Messi & Paoloni Ultraflex 10 coax cable

Messi & Paoloni Ultraflex 7 coax cable compared M&P UF7 with RG-213. This article does a similar comparison between M&P Ultraflex 10 and LMR400UF.

Both cables are of similar size, ~10mm overall, stranded centre conductor and foil+braid outer conductor. The shield stranding is different and the foil is copper in the UF10, aluminium in the LMR400UF.

Let’s take the loss factors calculated for TLLC and de-construct the conductor and dielectric loss for each line type.

Above is a comparison of the cables. Continue reading Messi & Paoloni Ultraflex 10 coax cable

True balanced tuner

A recent long running thread on QRZ entitled “True balanced auto-tuner” was sure to tease out some pretty wooly thinking… the word “true” was enough to signal the outcome.

There are only three words in the title, we can dismiss “true” as a harbinger of wooly thinking, and though people will argue the toss on the appropriateness of the term “auto-tuner’, most people share an understanding of the meaning. “Balanced” is another problem altogether.

After thirty odd posts, there has been no definition or discussion of the term balanced, or its advantages or disadvantages.

One of the recommendations by several posters is the old is new again solution, the once popular link coupled tuner and the work of W5ZQ featured in one of those recommendations.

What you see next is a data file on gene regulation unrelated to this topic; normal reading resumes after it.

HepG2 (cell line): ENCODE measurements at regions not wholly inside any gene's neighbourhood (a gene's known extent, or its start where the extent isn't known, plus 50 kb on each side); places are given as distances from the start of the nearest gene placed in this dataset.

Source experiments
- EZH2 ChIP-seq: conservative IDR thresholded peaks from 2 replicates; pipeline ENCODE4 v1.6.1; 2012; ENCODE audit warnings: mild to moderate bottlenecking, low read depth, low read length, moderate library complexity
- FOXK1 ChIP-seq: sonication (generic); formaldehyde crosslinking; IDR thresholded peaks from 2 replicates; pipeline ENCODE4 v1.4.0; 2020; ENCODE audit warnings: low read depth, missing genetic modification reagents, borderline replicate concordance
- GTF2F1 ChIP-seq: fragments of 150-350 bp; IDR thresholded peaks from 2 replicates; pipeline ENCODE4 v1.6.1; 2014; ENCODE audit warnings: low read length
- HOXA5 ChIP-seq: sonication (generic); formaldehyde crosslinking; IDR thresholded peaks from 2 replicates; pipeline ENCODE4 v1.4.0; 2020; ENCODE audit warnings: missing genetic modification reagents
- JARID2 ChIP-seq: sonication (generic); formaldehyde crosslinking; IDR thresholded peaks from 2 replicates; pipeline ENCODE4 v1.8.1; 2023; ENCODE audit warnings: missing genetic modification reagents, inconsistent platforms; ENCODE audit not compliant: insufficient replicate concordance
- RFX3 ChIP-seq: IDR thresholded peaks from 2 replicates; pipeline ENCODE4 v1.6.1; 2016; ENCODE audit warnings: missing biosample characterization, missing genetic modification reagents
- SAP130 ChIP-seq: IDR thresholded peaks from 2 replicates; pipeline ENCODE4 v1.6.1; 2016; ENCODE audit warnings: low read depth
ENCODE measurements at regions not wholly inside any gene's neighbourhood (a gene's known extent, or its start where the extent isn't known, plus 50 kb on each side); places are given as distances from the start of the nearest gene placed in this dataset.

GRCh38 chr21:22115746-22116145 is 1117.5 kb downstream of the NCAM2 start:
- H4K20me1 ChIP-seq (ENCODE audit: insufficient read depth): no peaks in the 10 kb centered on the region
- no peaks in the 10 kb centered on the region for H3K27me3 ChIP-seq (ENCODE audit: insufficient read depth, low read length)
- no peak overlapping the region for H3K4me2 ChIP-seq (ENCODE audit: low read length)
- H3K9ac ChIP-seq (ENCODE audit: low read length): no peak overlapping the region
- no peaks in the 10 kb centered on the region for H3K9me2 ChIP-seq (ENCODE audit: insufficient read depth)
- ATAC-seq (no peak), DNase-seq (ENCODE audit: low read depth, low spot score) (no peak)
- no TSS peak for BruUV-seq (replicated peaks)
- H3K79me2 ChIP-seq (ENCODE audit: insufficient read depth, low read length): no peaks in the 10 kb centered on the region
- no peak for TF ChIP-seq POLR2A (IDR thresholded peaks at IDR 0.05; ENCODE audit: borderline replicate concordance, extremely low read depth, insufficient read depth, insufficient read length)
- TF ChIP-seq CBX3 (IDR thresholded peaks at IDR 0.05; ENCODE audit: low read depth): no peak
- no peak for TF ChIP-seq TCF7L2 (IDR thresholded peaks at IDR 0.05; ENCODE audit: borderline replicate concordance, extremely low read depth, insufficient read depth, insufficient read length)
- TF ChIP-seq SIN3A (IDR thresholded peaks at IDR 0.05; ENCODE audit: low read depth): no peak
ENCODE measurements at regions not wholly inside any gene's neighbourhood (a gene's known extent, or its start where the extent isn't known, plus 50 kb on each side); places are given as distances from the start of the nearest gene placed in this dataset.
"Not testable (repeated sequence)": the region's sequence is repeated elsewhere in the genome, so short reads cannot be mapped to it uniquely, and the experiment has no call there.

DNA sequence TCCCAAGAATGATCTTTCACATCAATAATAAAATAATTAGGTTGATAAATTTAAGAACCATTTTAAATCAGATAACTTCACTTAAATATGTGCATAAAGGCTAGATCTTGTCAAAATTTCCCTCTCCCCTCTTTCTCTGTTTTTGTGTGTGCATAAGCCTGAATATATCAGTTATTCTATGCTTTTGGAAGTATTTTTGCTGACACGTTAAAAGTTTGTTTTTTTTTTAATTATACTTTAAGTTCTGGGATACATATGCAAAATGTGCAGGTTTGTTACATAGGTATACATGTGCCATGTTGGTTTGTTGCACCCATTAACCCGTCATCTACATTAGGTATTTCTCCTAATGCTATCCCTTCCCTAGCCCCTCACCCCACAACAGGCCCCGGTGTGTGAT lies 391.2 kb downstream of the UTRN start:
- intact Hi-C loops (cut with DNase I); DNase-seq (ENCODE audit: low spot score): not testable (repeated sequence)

W5ZQ and WW8J

Topology

W5ZQ describes a tuner inspired by WW8J. W5ZQ extended the design and provides a writeup on optimising balance.

Above is W5ZQ’s partial circuit. In the article he describes and shows:

  • adjustment of the grounding point of the output tank; and
  • current meters which presumably attach to J2 and J3.

Key to analysis of the topology is that the centre of the output inductor is grounded. This results in the circuit tending towards equal but opposite phase voltages on the output terminals. Continue reading True balanced tuner

SCT-010-000 current transformer protection

The YHDC SCT-010-000 clip-on or non-invasive current transformer is widely used in DIY energy monitor applications, and is readily available on eBay for A$6 including post.

A key issue with current transformers is that current in the primary winding will cause excessive voltages in the secondary winding unless the secondary winding is suitably loaded. The broad rule of thumb is NEVER disconnect the output connections whilst current flows through the primary.

 

YHDC’s website is typical of Chinese web sites, and I could not find a datasheet for information on the internal circuit and possibly internal protection.
Continue reading SCT-010-000 current transformer protection

Standardised processing of instrument screen captures

I have several instruments and software packages that can create screen captures, and the capture files commonly need some mix of image processing including for example:

  • cropping;
  • scaling;
  • brightness, contrast, gamma adjustment;
  • transparency change;
  • format conversion; and
  • file copy / archive / cleanup.

Above is an example. Though WordPress presents a small image inline, if you click on it, there is a 640×480 image that was created from a QVGA (320×240) screen capture file scaled and gamma adjusted.
Continue reading Standardised processing of instrument screen captures